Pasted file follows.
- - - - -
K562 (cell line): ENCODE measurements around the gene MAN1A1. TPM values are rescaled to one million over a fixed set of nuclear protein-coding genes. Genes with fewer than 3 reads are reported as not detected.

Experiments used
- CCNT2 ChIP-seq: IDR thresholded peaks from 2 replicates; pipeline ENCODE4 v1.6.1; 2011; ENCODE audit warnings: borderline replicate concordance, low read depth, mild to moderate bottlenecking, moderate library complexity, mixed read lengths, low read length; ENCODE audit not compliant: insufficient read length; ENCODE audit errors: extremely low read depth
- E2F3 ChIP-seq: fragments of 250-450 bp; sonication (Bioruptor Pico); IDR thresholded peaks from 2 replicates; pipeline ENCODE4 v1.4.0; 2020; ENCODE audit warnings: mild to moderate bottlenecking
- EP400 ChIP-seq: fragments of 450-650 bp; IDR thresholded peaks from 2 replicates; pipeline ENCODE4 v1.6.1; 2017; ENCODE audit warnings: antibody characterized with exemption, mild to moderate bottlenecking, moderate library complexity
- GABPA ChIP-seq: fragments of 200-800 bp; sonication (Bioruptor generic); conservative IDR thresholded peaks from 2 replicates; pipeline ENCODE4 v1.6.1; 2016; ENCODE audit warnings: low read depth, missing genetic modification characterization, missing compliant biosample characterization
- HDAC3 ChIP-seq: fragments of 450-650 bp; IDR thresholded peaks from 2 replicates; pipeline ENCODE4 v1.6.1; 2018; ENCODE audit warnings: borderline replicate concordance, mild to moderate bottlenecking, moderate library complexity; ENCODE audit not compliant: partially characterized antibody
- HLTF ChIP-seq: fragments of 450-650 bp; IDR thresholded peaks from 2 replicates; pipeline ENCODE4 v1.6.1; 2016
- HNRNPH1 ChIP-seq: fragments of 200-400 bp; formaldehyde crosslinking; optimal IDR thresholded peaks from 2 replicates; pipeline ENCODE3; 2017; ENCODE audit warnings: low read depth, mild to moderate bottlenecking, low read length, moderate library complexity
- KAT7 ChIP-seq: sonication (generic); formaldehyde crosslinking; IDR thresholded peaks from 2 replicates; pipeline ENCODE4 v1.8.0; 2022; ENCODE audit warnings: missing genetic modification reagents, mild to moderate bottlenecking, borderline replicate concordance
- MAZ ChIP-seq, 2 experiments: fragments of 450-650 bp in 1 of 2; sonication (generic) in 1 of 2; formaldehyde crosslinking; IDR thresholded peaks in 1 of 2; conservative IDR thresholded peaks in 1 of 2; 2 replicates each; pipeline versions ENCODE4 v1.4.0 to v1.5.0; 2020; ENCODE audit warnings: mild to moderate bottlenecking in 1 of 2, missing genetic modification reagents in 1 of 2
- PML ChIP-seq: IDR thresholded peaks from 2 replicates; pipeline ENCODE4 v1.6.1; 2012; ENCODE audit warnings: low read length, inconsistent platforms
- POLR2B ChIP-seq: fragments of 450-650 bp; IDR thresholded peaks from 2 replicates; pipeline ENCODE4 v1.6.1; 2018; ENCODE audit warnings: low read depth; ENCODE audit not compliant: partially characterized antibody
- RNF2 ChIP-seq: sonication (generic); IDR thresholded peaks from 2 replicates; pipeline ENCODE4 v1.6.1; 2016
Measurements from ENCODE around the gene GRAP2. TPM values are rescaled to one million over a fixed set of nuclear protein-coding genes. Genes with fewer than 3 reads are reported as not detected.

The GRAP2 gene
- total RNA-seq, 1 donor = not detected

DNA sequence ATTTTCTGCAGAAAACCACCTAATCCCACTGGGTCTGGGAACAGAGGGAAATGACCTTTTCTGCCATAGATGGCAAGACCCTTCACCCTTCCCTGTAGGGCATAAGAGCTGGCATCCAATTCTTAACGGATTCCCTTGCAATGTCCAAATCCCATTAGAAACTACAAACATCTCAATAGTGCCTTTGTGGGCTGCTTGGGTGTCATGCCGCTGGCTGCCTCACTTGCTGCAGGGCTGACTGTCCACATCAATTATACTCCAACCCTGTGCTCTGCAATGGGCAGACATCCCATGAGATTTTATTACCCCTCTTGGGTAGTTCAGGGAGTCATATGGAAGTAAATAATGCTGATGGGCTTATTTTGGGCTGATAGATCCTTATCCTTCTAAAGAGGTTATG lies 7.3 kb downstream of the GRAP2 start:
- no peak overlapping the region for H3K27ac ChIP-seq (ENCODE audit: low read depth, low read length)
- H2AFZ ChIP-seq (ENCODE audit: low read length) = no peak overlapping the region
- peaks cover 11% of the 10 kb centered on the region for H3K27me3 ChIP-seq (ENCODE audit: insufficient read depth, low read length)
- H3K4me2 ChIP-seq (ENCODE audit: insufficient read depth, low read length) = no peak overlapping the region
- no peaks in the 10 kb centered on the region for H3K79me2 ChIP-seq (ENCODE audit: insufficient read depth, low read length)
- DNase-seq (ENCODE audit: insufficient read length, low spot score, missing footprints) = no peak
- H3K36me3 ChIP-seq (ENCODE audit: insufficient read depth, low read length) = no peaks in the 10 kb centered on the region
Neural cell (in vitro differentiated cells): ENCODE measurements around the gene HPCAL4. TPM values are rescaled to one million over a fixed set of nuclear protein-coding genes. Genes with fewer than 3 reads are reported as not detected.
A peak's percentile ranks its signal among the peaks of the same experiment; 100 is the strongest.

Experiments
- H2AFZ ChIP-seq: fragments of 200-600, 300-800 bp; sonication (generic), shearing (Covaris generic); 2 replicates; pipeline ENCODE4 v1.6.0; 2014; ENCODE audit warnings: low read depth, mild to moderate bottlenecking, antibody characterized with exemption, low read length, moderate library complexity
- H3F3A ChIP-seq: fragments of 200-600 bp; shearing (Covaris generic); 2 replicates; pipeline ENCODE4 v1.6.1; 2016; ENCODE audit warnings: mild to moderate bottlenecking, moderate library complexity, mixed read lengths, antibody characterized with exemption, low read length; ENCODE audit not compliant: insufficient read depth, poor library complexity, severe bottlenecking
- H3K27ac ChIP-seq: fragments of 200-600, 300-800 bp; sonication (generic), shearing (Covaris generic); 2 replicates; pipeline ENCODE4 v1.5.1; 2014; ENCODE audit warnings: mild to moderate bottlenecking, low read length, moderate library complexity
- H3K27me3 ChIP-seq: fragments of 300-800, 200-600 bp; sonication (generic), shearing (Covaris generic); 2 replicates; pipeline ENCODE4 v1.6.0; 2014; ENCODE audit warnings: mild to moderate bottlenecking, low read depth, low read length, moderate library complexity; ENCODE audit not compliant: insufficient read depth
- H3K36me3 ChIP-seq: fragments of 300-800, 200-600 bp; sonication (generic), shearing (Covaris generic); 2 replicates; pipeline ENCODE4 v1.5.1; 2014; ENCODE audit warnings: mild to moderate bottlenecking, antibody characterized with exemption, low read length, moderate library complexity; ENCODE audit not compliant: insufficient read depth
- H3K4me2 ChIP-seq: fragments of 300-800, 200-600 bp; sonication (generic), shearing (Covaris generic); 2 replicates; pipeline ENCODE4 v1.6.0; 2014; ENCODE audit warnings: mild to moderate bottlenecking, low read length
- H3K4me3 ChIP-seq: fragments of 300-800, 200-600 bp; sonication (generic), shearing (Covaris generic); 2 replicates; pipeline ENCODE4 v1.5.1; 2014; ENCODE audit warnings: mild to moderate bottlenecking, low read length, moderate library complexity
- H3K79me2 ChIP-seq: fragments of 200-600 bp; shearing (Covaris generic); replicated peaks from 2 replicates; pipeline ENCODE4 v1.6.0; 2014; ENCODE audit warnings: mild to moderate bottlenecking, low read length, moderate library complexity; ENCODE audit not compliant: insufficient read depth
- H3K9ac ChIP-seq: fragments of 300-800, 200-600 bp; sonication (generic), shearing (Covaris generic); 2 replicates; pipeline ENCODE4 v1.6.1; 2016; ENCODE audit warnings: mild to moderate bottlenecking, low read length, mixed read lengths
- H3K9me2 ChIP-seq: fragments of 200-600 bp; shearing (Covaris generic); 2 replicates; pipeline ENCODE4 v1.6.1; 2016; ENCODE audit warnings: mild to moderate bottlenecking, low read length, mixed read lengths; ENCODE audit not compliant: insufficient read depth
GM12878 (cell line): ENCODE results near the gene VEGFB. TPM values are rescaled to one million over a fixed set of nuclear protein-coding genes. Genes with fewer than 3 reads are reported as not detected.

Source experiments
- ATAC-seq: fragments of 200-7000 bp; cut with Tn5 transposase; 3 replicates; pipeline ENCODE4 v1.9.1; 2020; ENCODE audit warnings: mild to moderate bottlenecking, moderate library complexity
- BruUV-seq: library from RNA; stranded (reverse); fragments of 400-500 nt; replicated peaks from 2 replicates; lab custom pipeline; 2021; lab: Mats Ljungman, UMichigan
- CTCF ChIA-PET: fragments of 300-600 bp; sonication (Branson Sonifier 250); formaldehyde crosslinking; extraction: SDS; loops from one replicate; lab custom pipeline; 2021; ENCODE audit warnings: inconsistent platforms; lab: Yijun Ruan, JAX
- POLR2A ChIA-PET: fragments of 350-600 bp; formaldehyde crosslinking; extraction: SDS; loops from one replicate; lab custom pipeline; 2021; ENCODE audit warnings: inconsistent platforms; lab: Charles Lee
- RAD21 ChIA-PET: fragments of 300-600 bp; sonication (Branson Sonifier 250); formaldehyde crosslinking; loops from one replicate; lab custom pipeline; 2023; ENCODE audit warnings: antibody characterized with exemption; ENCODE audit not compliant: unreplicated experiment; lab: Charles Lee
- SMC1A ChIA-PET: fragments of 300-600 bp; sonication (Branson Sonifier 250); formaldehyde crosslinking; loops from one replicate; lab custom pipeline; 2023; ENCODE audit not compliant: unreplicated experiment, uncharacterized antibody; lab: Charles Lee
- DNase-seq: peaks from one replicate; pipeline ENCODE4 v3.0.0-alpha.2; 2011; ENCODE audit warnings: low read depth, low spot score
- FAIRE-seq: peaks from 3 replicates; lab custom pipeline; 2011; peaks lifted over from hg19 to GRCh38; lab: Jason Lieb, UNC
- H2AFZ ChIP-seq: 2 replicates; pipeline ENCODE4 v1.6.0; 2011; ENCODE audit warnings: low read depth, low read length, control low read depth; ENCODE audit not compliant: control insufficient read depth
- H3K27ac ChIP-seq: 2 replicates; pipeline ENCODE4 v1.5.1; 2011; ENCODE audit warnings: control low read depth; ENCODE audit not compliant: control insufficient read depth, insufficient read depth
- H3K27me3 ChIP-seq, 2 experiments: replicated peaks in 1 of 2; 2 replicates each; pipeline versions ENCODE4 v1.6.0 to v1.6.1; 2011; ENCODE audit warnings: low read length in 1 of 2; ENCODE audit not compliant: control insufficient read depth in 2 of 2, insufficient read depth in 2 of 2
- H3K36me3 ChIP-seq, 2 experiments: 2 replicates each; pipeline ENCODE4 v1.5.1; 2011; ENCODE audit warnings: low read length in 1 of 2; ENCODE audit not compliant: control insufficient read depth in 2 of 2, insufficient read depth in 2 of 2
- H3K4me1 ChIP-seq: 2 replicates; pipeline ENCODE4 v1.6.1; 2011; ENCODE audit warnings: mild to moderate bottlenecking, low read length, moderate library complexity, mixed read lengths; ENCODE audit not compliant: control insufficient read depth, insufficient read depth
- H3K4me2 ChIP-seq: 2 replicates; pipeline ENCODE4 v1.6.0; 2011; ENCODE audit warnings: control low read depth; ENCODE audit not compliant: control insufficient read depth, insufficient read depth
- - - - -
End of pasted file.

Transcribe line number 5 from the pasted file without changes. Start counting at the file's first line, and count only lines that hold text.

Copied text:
- EP400 ChIP-seq: fragments of 450-650 bp; IDR thresholded peaks from 2 replicates; pipeline ENCODE4 v1.6.1; 2017; ENCODE audit warnings: antibody characterized with exemption, mild to moderate bottlenecking, moderate library complexity